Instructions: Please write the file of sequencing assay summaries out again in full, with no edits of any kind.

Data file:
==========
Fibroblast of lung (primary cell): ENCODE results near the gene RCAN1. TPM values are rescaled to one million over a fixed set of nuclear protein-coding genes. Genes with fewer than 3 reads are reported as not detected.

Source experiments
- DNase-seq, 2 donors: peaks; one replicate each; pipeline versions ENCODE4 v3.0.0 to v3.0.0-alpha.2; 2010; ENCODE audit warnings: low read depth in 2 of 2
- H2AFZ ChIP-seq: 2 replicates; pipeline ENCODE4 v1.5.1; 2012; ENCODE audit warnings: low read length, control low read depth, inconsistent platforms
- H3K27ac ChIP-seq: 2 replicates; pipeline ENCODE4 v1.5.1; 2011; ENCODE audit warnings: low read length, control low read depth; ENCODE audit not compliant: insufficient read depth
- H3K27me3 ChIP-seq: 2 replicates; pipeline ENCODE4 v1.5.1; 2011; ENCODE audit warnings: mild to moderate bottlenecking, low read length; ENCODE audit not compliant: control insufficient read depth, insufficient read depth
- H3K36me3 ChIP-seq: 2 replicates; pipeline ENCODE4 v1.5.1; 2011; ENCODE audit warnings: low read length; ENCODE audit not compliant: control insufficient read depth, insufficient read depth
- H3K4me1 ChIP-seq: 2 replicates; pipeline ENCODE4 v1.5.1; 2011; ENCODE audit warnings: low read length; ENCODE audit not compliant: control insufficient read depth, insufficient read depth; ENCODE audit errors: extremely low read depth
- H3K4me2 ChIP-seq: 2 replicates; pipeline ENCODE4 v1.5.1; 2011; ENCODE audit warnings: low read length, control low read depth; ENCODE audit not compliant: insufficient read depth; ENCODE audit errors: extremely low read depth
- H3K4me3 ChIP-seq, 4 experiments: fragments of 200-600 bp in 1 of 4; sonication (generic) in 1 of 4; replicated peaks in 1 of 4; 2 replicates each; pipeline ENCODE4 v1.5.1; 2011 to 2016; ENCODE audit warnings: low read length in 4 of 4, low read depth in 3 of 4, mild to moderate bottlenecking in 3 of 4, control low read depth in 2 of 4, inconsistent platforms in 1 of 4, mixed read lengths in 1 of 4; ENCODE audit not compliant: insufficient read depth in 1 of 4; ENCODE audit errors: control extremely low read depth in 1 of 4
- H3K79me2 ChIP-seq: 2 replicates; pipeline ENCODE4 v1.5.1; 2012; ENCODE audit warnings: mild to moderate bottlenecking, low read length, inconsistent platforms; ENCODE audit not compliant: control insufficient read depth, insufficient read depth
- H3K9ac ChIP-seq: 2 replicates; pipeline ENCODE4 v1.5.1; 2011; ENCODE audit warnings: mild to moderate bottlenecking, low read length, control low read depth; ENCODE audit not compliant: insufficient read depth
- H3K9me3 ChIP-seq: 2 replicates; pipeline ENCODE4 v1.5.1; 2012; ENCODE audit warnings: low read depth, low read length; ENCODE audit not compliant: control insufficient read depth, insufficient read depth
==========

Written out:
Fibroblast of lung (primary cell): ENCODE results near the gene RCAN1. TPM values are rescaled to one million over a fixed set of nuclear protein-coding genes. Genes with fewer than 3 reads are reported as not detected.

Source experiments
- DNase-seq, 2 donors: peaks; one replicate each; pipeline versions ENCODE4 v3.0.0 to v3.0.0-alpha.2; 2010; ENCODE audit warnings: low read depth in 2 of 2
- H2AFZ ChIP-seq: 2 replicates; pipeline ENCODE4 v1.5.1; 2012; ENCODE audit warnings: low read length, control low read depth, inconsistent platforms
- H3K27ac ChIP-seq: 2 replicates; pipeline ENCODE4 v1.5.1; 2011; ENCODE audit warnings: low read length, control low read depth; ENCODE audit not compliant: insufficient read depth
- H3K27me3 ChIP-seq: 2 replicates; pipeline ENCODE4 v1.5.1; 2011; ENCODE audit warnings: mild to moderate bottlenecking, low read length; ENCODE audit not compliant: control insufficient read depth, insufficient read depth
- H3K36me3 ChIP-seq: 2 replicates; pipeline ENCODE4 v1.5.1; 2011; ENCODE audit warnings: low read length; ENCODE audit not compliant: control insufficient read depth, insufficient read depth
- H3K4me1 ChIP-seq: 2 replicates; pipeline ENCODE4 v1.5.1; 2011; ENCODE audit warnings: low read length; ENCODE audit not compliant: control insufficient read depth, insufficient read depth; ENCODE audit errors: extremely low read depth
- H3K4me2 ChIP-seq: 2 replicates; pipeline ENCODE4 v1.5.1; 2011; ENCODE audit warnings: low read length, control low read depth; ENCODE audit not compliant: insufficient read depth; ENCODE audit errors: extremely low read depth
- H3K4me3 ChIP-seq, 4 experiments: fragments of 200-600 bp in 1 of 4; sonication (generic) in 1 of 4; replicated peaks in 1 of 4; 2 replicates each; pipeline ENCODE4 v1.5.1; 2011 to 2016; ENCODE audit warnings: low read length in 4 of 4, low read depth in 3 of 4, mild to moderate bottlenecking in 3 of 4, control low read depth in 2 of 4, inconsistent platforms in 1 of 4, mixed read lengths in 1 of 4; ENCODE audit not compliant: insufficient read depth in 1 of 4; ENCODE audit errors: control extremely low read depth in 1 of 4
- H3K79me2 ChIP-seq: 2 replicates; pipeline ENCODE4 v1.5.1; 2012; ENCODE audit warnings: mild to moderate bottlenecking, low read length, inconsistent platforms; ENCODE audit not compliant: control insufficient read depth, insufficient read depth
- H3K9ac ChIP-seq: 2 replicates; pipeline ENCODE4 v1.5.1; 2011; ENCODE audit warnings: mild to moderate bottlenecking, low read length, control low read depth; ENCODE audit not compliant: insufficient read depth
- H3K9me3 ChIP-seq: 2 replicates; pipeline ENCODE4 v1.5.1; 2012; ENCODE audit warnings: low read depth, low read length; ENCODE audit not compliant: control insufficient read depth, insufficient read depth